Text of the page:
Part of it probably has a lot to do with motivation. A large percentage of university students are on a conscious quest for paper, not knowledge, and want to get rich by copying what is now an old idea. That is, they all dream of building the next Facebook (sorry, can’t happen, Facebook will version up; at best you might get hired by them, loser). On the other hand every hobbyist or out-field engineer who spends personal time studying sticky problems in computer science on their own time is genuinely interested in the discipline itself.

It is interesting to me that most of my self-taught friends have either worked or are working through the MIT open coursework on SICP, K&R, Postgres source tours, and a variety of other fairly difficult beginner and advanced material (and remember their reference points remarkably well), while most of the CS graduates I know are more interested in just chasing whatever the latest web framework is and can’t explain what, say, the C preprocessor does. Neither group spends much time writing low-level code, but the self-educated group tends to have some understanding at that level and genuinely appreciates opportunities to learn more while many of the provably educated folks don’t know much, and don’t care to know much, about what is happening within their machines. (That said, I would relish the chance to go to back to school — but since I know I’ll never have the chance I’ve just got to read the best sources I can find and have my own insights.)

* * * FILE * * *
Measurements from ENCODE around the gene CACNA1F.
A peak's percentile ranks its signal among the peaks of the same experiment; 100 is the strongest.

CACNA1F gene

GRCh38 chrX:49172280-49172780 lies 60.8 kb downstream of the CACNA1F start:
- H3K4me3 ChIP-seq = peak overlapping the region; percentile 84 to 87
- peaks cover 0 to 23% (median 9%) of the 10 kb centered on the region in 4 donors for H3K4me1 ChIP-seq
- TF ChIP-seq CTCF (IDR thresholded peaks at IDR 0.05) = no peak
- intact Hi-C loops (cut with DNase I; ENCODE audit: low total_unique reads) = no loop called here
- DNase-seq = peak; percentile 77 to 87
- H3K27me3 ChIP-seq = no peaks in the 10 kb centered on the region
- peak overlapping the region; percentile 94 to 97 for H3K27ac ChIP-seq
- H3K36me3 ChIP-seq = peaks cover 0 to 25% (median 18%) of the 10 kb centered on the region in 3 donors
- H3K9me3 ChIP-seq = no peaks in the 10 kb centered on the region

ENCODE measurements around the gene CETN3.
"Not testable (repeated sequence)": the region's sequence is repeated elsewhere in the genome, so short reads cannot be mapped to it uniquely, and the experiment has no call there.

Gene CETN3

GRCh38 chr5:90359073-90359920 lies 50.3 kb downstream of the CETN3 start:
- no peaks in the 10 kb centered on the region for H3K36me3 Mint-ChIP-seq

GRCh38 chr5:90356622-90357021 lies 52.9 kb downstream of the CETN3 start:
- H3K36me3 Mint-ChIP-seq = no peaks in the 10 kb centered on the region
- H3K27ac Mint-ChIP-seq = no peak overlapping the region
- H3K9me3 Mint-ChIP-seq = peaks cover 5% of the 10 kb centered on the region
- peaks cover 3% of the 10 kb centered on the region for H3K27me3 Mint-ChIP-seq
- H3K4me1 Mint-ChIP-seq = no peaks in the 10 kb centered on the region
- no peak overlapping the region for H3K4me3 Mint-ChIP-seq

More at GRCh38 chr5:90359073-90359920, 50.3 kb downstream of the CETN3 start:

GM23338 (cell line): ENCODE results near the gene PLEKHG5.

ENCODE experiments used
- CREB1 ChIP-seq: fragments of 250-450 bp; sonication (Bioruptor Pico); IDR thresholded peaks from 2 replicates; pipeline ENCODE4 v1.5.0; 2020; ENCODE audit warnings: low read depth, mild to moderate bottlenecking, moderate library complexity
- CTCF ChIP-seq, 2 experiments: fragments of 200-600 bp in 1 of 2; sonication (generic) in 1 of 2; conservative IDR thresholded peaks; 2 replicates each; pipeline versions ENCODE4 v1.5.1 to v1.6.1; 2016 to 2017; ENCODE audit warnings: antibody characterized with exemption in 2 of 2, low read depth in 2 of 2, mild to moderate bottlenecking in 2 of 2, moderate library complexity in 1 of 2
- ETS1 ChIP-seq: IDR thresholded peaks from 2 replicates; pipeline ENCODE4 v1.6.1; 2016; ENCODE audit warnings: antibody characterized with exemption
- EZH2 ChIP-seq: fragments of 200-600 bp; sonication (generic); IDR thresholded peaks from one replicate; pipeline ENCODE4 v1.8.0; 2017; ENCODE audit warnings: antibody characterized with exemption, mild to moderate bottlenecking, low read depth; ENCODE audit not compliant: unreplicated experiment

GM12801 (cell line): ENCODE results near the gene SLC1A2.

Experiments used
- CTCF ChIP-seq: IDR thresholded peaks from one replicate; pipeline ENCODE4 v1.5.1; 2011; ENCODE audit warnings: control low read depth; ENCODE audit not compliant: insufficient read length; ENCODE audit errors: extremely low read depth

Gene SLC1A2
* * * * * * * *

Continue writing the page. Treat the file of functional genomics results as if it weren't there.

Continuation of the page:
This has had a lot of different effects. In the past as a community we had a problem with the Not Invented Here syndrome (aka NIH — yes, its got its own acronym (and sometimes there are good reasons to make NIH a policy)) and sometimes deliberate reinventing of the wheel. Now we have the even worse problems of Never Heard of That Before and Let’s Jam Square Pegs Where They Don’t Belong (like, try to coerce the Web into being an applications development framework instead of being a document linking and publication service, for example).

A lot of concerns have been raised over the last few years about the direction that Unix has been headed in (or more specifically, a few very popular consumer-oriented distributions of Linux which represent the majority of Unix in desktop and tablet use today). There are issues ranging from attempts to move settings files from plain text to binary formats, efforts to make the desktop into one giant web page, efforts to make the system behave more Windows-like (give anyone the privileges to install whatever packages they want into unrestricted environments (protip: toy with the last two words here — there is a solution…)), and many other instances which scream of misinterpreting something that is near to someone’s experience (“easy”) as being less complex (“simple”). Some of these are just surface issues, others are not. But most grind against the Unix philosophy, and for good reason.